It has been estimated that 31 per cent of the world’s 430 types of oak are threatened with extinction, according to the International Union for Conservation of Nature (IUCN) Red List of threatened species. And 41 per cent are of conservation concern, mainly due to deforestation for agriculture and fuel for cooking.
birds facing extinction
Giraffes, parrots, and oak trees
have been listed among the one million species of animals and trees that are
facing extinction, according to a report from the Intergovernmental
Science-Policy Platform on Biodiversity and Ecosystem Services-IPBES, an
independent body supported by the United Nations.
The world’s trees are threatened
by various sources, including logging, deforestation for industry and
agriculture, firewood for heating and cooking, and climate-related threats such
It has been estimated that 31 per
cent of the world’s 430 types of oak are threatened with extinction, according
to the International Union for Conservation of Nature (IUCN) Red List of
threatened species. And 41 per cent are of conservation concern, mainly due to
deforestation for agriculture and fuel for cooking.
Giraffes are targeted for their
meat, and suffer from the degradation of their habitat due to unsustainable
wood harvesting, and increased demand for agricultural land; it’s estimated
there are only around 600 giraffes left in the wild.
Also threatened are cacti and
seaweed, one of the planet’s great survivors, which can be traced back some 1.6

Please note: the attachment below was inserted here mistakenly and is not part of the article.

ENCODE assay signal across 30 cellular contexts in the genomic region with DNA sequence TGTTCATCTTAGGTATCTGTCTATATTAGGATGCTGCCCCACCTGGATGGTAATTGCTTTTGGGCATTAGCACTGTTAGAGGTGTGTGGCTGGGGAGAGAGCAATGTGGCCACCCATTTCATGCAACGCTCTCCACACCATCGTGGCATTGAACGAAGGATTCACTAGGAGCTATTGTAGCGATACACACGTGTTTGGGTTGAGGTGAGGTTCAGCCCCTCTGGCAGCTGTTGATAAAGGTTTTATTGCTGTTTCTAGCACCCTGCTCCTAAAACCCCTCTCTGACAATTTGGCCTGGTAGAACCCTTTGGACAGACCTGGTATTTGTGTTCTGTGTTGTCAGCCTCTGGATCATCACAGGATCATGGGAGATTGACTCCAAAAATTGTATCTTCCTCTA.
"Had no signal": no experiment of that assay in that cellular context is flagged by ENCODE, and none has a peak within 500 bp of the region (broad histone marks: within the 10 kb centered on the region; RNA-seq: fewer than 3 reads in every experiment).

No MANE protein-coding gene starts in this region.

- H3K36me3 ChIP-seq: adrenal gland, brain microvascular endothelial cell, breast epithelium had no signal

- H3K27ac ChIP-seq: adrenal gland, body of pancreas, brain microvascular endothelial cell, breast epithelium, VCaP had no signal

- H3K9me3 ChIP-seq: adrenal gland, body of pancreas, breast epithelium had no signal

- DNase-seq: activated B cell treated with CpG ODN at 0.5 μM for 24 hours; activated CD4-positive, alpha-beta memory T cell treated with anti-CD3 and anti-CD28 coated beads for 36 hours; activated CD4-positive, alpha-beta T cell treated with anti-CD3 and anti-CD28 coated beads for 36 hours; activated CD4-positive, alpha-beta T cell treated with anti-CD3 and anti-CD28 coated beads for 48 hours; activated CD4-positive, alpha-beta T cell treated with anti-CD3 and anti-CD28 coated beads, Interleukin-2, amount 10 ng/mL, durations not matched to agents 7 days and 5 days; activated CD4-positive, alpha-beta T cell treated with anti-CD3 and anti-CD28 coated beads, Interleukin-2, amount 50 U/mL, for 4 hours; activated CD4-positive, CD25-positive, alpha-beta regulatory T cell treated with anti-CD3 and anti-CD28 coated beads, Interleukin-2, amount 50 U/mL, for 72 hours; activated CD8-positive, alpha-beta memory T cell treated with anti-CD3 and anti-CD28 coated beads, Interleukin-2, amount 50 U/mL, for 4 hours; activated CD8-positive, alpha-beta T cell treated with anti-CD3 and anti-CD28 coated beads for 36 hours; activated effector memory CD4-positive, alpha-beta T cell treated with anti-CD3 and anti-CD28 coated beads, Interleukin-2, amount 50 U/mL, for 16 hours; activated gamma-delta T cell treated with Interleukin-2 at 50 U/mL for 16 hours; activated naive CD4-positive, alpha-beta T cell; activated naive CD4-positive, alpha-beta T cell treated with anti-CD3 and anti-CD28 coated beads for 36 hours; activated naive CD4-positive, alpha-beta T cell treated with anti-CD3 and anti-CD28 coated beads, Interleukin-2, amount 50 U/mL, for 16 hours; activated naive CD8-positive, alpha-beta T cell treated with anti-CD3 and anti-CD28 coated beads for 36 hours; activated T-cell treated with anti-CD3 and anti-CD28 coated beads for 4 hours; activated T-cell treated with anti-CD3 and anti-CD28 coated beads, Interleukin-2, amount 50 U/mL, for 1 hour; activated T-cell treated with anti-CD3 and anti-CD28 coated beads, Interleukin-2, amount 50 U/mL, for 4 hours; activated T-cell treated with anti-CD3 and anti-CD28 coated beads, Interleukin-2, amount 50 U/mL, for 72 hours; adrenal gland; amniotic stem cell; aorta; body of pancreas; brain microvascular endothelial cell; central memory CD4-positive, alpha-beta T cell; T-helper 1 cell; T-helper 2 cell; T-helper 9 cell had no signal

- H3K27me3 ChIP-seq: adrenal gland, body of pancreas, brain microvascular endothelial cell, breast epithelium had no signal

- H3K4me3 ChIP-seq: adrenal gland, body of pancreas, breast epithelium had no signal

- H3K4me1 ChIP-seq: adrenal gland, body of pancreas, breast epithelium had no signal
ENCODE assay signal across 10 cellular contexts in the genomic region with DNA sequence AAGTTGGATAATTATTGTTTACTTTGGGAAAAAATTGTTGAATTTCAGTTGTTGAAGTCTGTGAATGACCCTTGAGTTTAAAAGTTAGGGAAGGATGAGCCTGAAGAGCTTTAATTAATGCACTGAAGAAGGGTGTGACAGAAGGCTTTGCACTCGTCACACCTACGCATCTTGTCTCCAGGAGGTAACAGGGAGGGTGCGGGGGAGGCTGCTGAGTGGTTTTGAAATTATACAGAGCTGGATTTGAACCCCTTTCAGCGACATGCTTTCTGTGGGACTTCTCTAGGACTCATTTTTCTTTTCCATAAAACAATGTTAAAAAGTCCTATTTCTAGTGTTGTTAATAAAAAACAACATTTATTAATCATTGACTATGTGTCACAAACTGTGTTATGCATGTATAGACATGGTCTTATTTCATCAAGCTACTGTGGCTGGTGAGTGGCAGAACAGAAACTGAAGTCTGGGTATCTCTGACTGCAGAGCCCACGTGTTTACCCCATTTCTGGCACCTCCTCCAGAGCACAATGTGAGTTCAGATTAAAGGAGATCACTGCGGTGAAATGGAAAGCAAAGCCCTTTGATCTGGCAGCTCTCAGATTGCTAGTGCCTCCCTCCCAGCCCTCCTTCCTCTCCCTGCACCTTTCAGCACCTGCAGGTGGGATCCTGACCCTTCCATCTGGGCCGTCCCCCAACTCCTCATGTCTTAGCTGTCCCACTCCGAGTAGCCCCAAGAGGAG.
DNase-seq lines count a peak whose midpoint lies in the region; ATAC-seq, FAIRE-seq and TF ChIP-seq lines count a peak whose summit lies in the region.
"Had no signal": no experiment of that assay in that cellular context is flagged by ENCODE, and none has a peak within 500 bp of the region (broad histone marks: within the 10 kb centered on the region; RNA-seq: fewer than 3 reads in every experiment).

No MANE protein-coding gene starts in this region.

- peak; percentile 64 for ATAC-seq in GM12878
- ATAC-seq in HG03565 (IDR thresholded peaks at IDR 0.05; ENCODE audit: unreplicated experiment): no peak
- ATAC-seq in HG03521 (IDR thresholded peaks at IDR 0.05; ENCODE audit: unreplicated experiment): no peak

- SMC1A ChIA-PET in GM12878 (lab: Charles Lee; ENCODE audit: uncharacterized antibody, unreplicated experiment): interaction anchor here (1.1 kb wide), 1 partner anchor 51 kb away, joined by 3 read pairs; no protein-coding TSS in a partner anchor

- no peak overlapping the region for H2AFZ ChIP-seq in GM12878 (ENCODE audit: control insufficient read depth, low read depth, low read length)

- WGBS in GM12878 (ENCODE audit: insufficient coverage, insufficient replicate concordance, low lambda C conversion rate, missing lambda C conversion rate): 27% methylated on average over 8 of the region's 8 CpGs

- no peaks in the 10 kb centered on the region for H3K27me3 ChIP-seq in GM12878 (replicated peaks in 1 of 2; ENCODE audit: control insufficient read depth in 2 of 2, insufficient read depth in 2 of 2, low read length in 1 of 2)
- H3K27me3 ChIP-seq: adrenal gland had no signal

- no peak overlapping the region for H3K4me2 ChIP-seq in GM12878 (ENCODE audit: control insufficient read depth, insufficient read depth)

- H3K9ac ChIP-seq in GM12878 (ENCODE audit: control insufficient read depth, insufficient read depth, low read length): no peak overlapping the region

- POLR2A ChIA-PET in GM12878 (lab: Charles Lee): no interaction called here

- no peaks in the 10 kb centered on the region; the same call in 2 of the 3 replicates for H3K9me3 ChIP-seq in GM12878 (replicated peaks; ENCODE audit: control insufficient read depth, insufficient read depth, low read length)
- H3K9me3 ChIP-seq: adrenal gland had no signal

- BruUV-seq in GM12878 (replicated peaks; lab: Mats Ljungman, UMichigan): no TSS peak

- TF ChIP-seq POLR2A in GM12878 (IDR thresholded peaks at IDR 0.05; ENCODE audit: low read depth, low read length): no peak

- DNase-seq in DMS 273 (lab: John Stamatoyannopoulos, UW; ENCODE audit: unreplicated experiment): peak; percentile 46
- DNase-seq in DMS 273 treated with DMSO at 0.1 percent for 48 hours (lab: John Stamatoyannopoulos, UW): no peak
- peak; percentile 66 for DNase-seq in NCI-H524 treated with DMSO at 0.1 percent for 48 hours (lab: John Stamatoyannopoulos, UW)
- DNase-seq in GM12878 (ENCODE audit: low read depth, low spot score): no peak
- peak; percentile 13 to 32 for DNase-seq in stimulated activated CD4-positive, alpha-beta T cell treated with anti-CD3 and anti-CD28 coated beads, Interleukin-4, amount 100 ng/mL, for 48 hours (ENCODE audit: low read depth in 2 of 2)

billion years. Seaweed plays a vital role in marine ecosystems, providing
habitats and food for marine lifeforms, while large varieties – such as kelp –
act as underwater nurseries for fish.
However, mechanical dredging,
rising sea temperatures and the building of coastal infrastructure are contributing
to the decline of the species and environmental experts say that the current biodiversity
crisis will be exacerbated, with catastrophic results for humanity, unless
humans interact with nature in a more sustainable way.
Currently, governments around the
world spend more than USD 500 billion every year in ways that harm biodiversity
to support industries like fossil fuels, agriculture, and fisheries. Experts
say these funds should be repurposed to incentivize regenerative agriculture,
sustainable food systems, and nature-positive.
“Sustainable use is when
biodiversity and ecosystem functioning are maintained while contributing to
human well-being. By continuing to use these resources unsustainably, we are
not just risking the loss and damage of these species’ populations; we are
affecting our own health and well-being and that of the next generation.
“The IPBES report makes it
abundantly clear that wild species are an indispensable source of food, shelter
and income for hundreds of millions around the world,” says Susan Gardner,
Director of the Ecosystems Division at the United Nations Environment Programme
The report, a result of four years of work by 85 experts from the natural
and social sciences, and holders of indigenous and local knowledge, as
well as 200 contributing authors, illustrates the
importance of indigenous people being able to secure tenure rights over their
land, as they have long understood the value of wild species and have learned
how to use them sustainably.
of the kinds of
transformative changes that are needed to reduce biodiversity loss
include equitable distribution of costs and benefits, changes in social
effective governance systems.